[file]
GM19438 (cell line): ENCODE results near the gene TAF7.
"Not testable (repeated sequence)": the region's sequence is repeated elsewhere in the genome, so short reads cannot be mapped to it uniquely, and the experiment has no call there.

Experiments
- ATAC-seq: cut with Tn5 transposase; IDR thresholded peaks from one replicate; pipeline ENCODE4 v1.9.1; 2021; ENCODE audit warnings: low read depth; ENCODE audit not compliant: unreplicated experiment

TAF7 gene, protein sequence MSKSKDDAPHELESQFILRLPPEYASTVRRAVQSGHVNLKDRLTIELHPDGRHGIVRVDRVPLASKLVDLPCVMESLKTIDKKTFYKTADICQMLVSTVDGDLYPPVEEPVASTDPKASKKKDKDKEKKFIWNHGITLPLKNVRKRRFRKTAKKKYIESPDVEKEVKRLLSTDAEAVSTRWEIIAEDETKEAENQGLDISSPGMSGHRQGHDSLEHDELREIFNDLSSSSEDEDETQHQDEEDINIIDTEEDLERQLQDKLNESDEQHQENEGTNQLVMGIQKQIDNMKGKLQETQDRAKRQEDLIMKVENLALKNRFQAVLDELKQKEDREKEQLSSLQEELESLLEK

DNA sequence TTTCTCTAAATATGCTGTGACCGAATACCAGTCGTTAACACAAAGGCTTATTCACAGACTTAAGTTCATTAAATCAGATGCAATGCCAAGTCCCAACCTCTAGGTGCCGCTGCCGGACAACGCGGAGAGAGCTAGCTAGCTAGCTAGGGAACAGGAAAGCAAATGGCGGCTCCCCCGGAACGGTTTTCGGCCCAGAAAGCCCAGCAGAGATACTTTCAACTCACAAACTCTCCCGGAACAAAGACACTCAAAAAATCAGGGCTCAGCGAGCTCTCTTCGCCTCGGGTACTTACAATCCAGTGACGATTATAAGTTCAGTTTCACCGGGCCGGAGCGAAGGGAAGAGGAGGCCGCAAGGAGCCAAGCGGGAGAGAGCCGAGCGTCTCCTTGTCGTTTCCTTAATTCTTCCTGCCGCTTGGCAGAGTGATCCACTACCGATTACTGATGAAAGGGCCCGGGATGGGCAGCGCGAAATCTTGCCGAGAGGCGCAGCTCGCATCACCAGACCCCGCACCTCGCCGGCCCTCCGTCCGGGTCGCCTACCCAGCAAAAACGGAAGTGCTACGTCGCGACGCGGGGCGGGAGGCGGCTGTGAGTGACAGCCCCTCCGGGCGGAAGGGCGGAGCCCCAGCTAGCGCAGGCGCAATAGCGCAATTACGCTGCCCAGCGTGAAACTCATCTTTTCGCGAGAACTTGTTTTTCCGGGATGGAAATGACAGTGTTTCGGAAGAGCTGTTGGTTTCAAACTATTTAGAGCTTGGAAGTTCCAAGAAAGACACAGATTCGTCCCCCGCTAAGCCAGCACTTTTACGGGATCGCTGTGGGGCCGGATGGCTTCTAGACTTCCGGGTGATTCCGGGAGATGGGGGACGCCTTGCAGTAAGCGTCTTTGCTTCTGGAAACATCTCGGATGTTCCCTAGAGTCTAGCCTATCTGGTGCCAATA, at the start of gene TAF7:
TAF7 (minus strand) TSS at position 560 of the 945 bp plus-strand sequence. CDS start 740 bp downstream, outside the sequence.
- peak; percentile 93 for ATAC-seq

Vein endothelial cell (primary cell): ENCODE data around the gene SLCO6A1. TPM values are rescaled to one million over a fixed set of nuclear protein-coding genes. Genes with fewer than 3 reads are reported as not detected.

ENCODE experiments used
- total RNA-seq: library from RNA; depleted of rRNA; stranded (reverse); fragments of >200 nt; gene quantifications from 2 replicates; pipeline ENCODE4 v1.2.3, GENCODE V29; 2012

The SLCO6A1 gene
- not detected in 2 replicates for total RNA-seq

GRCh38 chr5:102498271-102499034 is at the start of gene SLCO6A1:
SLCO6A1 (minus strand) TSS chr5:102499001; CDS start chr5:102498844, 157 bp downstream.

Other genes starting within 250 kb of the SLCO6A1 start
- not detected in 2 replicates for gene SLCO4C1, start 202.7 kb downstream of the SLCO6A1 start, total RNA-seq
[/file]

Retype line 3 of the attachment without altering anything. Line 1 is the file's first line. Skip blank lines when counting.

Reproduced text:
Experiments